Buhle Nkomo Correspondent
The interest in farming by young Zimbabweans has steadily grown over the years. Many have seen it as a viable means to make an honest living and support themselves and their families.
Tobacco farming is one of the many areas which has attracted young Zimbabweans who wish to support themselves of the land. “I started growing tobacco when I was 23 years old. The three-year stint that I have grown tobacco has been characterised by hard work and determination. Tobacco production is lucrative,” said Simbarashe Nyakurimwa (26), a tobacco grower from Bindura in Mashonaland Central Province.
Nyakurimwa started growing tobacco after attending a farmer’s training workshops which was conducted at the company where he worked.
“Being involved in the industry motivated me to venture into tobacco farming. I used to travel with agronomists who trained farmers on good tobacco farming practices. In the process I learnt how tobacco is farmed.
“With experience, my farming practices have improved gradually over time. This year I managed to attain almost 3 500kgs from 1,5 hectares. My prices ranged between $1,10 and $5,10. Last year, from the same plot my yield was slightly less than 2 000kgs,” he said.
According to Nyakurimwa there were various key steps that were required to ensure a successful tobacco season for a farmer. “One of the critical success factors in tobacco production is early land preparation as well as adhering to good agronomic practices. “Disking has to be done properly and soon after the destruction of stalks so as to conserve the moisture. This allows the soil to become soft, permitting roots to go deep when the crop has been planted.
“Care should be taken during establishment of seedbeds as pests and diseases initiated at this stage compromise quality and yield. A farmer should be able to control pests and diseases during the seedbed stage so as to promote growth of healthy plants.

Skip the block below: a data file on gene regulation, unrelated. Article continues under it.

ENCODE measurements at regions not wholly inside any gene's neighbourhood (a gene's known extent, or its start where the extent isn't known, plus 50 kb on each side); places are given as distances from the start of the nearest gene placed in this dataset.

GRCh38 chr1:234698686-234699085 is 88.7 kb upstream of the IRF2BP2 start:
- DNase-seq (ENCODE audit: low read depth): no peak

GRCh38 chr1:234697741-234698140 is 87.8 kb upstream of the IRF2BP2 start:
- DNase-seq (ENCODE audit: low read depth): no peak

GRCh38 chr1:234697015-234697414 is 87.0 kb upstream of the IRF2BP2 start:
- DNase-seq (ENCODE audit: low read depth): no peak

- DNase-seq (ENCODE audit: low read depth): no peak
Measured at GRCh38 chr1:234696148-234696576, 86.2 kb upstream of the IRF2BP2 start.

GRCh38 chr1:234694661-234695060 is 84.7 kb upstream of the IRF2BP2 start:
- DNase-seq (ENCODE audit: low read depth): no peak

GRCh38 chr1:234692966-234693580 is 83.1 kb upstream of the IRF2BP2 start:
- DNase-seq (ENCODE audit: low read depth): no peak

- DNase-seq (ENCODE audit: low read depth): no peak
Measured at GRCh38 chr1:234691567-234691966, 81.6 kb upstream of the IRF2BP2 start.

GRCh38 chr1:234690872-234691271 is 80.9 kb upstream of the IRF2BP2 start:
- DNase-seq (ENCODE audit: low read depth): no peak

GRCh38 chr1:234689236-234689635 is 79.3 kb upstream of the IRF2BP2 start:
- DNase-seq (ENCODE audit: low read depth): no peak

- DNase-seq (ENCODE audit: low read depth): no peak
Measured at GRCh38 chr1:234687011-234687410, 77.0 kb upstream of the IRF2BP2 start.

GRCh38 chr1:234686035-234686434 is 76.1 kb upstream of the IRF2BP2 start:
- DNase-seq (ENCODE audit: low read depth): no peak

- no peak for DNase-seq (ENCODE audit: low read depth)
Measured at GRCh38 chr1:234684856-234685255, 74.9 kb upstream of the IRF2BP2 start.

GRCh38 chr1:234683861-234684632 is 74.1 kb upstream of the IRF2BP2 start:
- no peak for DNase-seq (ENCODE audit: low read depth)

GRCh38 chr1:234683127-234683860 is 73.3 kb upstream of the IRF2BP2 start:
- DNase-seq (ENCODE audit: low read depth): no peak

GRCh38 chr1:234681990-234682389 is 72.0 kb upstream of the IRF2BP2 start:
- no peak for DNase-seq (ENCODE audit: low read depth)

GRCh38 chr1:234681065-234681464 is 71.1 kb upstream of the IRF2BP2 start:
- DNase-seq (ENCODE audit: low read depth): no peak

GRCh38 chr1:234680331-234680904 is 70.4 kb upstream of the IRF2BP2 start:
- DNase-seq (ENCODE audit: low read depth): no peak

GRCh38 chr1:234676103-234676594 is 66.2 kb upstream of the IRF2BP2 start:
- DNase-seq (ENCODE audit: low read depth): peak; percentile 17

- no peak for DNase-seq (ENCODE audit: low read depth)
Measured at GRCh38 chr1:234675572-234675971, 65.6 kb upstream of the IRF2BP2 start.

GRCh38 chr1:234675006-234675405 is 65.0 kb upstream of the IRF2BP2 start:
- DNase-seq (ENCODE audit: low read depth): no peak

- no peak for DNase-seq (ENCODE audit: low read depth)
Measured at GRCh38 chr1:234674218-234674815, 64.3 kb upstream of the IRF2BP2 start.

“Chemicals and fertilizers should be applied correctly and when it comes to nitrogen farmers should ensure that their crops have optimum amounts as too much or too little may compromise both yield and quality.
In short one needs to have their soil tested,” he added. Nyakurimwa said he reinvested his proceeds from this season in his farming business through rehabilitating his barns as curing is a make or break stage in tobacco production.
Michael Tigere, 29, a tobacco grower from Mvurwi concurred with Nyakurimwa on the importance of adhering to good agronomic practices.
“Tobacco farming requires adherence to good agronomic practices. One cannot afford to take short cuts. I plan and prepare in time. “Land preparation and establishment of seedbeds are the initial stages in tobacco production. Fumigation is requirement at the onset.
“Chemicals for termites are applied three days before nursery. Once the nursery is done, watering will be the routine until the hardening process which is followed by top dressing,” Tigere said.
According to Tigere, the plants have to be trimmed after two months, then the hardening process has to be done after trimming. Skipping one of these stages compromises both yield and quality.
“In tobacco farming, learning is a continuous process. I urge other farmers to attend training programmes conducted by TIMB in conjunction with AGRITEX or those held at Kutsaga. “I make use of extension services from AGRITEX whenever my tobacco plants develop something I am not familiar with.
“In the five years I have farmed tobacco, besides my upkeep, I have managed to buy a two tonne truck, a motor bike and a peanut butter grinding machine which I now use for income generation. I encourage other youths to do likewise and venture into tobacco farming,” said Tigere.
Farmers are encouraged to register for the 2017 /2018 season as well as to attend training workshops offered by the Tobacco Industry and Marketing Board in the districts.
If for any reason there are stalks that have not yet been destroyed or regrowth, farmers are urged to attend to them as a matter of urgency.
- For additional Information contact TIMB on telephone numbers 0772145166 /9 or 0279-22082 /21982 or 025-3439 or 067-24268 /29246 or 0277-2700 or 064-7280 or 0271-6772 or Toll Free Number 0731999999 or E-mail: [email protected]